A Few Days In

Three-Day Weekends from Seattle

by Daniel Schwartz
Hoh Rain Forest. Photo courtesy of Olympic National Park.

Most people need five days and a plane ticket to get a taste of the Pacific Northwest. Citizens of Seattle can make it happen over the weekend.

SEATTLE – If you're surviving in Seattle, you've got it pretty good: art galleries, progressive restaurants, coffee that's come a long way since Starbucks, accessible nature. But the time will come for an escape, whether it's from the rain or the mundane. Make it a three-day weekend — the Pacific Northwest is ready for you.


If you're in the mood for: Good eats on a road trip down Oregon's north coast.

Route to take: I-5 out of Seattle; US 101 S across Astoria–Megler Bridge, the longest continuous truss bridge in North America.

On your agenda: Check into your modern boutique basecamp for the weekend, Commodore Hotel. Learn about high society in the oldest U.S. settlement west of the Rockies at the Flavel House Museum, then loosen up on the pier at Buoy Beer Company, a local favorite for craft brews and views of the sea lions that frolic in the Columbia River underneath. Or skip town for a day trip on the open coast — Seaside is good for beginner surfers (rent equipment at Seaside Surf Shop) and Cannon Beach is everyone's favorite family-friendly shoreline to Instagram. Dinner is either across the street from the hotel at Albatross, a farm-to-table joint with music and cocktails, or in the lobby at Street 14 Cafe, an all-day operation with a rotating dinner menu from chef Andrew Catalano of Gramercy Tavern and Maialino in NYC.

Avoid the Sunday blues: Caffeinate at Columbian Cafe, shop for vinyl at Commercial Astoria, and return home happy after a visit to Frite & Scoop, hawkers of both house-made, small-batch ice cream and twice-fried Belgian frites.


If you're in the mood for: Hiking through pristine natural wonders.

Route to take: Early morning ferry to Bainbridge Island; US 101 N to Rialto Beach.

On your agenda: Walk Rialto Beach, a rugged stretch of sand sandwiched between coastal forest and breezy open ocean on the peninsula's western extreme, until you get to Hole-in-the-Wall, an archway carved into a rock formation jutting out into the shallows, then pitch a tent on the beach or find lodging in nearby Forks, home of vampires from the movie Twilight. Come daylight, explore an American ecological rarity: Hoh Rain Forest, a canopy of green, pristine, peace and quiet. Start at the Hall of Mosses, a lush loop loaded with life beginning at the Visitor's Center, then venture along Hoh River Trail for seventeen miles of hiking with Mount Olympus as a backdrop.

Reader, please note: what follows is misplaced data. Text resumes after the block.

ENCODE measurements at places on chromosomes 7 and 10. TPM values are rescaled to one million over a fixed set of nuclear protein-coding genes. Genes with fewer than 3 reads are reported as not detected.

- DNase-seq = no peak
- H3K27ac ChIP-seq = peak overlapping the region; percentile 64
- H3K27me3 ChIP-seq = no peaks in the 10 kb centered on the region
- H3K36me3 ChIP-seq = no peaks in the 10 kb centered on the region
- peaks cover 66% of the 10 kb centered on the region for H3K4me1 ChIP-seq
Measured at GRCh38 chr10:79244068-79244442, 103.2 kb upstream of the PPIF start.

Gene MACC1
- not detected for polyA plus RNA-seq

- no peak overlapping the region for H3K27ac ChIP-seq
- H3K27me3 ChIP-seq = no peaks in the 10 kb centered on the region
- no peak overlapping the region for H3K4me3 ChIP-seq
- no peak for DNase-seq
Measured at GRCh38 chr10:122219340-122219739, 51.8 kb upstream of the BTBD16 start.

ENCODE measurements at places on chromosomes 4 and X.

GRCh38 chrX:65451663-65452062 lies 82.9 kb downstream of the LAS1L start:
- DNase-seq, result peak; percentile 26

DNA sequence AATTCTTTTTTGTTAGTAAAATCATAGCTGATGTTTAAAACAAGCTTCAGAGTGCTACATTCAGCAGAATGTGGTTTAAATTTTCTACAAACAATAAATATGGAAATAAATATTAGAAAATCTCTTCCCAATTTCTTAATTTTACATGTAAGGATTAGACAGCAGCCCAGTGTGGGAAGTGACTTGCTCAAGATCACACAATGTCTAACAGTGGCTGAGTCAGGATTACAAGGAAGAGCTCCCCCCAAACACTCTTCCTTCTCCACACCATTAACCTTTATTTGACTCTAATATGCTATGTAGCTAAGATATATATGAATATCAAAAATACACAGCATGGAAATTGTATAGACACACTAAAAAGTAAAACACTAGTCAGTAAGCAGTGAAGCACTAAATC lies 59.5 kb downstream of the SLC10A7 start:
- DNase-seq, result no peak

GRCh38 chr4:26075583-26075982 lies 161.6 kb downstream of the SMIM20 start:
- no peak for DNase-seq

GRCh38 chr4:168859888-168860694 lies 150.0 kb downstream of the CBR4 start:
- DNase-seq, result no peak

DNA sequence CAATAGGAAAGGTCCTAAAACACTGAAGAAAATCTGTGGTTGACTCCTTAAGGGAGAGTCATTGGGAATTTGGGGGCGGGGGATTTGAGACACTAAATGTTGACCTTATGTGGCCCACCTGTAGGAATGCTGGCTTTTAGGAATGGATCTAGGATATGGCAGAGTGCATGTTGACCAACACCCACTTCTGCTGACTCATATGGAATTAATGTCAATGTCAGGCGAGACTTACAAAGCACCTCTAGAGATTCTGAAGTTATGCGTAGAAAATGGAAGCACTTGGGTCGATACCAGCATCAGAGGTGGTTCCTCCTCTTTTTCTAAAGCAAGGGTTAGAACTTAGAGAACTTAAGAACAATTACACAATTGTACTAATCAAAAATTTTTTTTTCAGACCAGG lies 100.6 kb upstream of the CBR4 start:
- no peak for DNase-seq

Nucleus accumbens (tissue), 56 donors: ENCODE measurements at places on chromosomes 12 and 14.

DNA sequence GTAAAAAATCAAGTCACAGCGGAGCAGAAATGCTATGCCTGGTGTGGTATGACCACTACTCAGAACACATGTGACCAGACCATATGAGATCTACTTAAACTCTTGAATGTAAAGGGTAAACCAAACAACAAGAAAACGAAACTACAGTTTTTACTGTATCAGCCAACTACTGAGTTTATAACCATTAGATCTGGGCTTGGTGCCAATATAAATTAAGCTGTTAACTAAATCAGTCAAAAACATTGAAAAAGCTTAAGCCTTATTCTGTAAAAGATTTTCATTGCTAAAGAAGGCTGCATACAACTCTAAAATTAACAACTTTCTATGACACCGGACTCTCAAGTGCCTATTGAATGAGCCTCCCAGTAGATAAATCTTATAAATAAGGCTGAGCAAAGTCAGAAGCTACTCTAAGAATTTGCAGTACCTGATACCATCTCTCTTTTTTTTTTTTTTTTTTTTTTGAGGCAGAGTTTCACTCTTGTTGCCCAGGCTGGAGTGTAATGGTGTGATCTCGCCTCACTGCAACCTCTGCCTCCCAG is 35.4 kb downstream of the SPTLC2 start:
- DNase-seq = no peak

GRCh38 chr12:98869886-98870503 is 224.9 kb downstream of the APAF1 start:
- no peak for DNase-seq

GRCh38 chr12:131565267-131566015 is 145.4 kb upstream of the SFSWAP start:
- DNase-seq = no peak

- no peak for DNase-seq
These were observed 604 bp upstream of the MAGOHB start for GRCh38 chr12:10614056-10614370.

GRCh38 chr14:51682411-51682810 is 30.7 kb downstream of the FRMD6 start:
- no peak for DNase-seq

Avoid the Sunday blues: Spend your last night at Palace Hotel in the Victorian town of Port Townsend. There are plenty of shops, cafes, restaurants, and museums to keep you hooked before hitting the road.

Fol Epi, Victoria

Breakfast at Fol Epi. Photo courtesy of Fol Epi.


If you're in the mood for: A car-free Canadian escape that isn't Vancouver.

Route to take: Two and a half hours on the Victoria Clipper from downtown Seattle.

On your agenda: Vancouver Island's crown jewel has plenty to offer — colonial architecture, beautiful gardens, nearby beaches, a burgeoning creative scene (thanks to high rent back on the mainland), and a helluva lot of sun, more than almost any city west of the Canadian Rockies. Take advantage of it all by following a self-guided insider tour from Magnolia, your 64-room boutique hotel in Inner Harbor. And while you do, stop into Fol Epi for baked goods (and seasonal dinner dishes at Agrius at their Yates Street location); Little Jumbo for cocktails in the old speakeasy fashion; and Perro Negro for tapas, if you don't mind dining in the attic of another restaurant.

Avoid the Sunday blues: Pick up a souvenir from an indie boutique — find them in restored warehouses in the LoJo district — or from one of the city's craft breweries (Driftwood is a classic) before your driverless journey home.


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We make every effort to ensure the information in our articles is accurate at the time of publication. But the world moves fast, and even we double-check important details before hitting the road.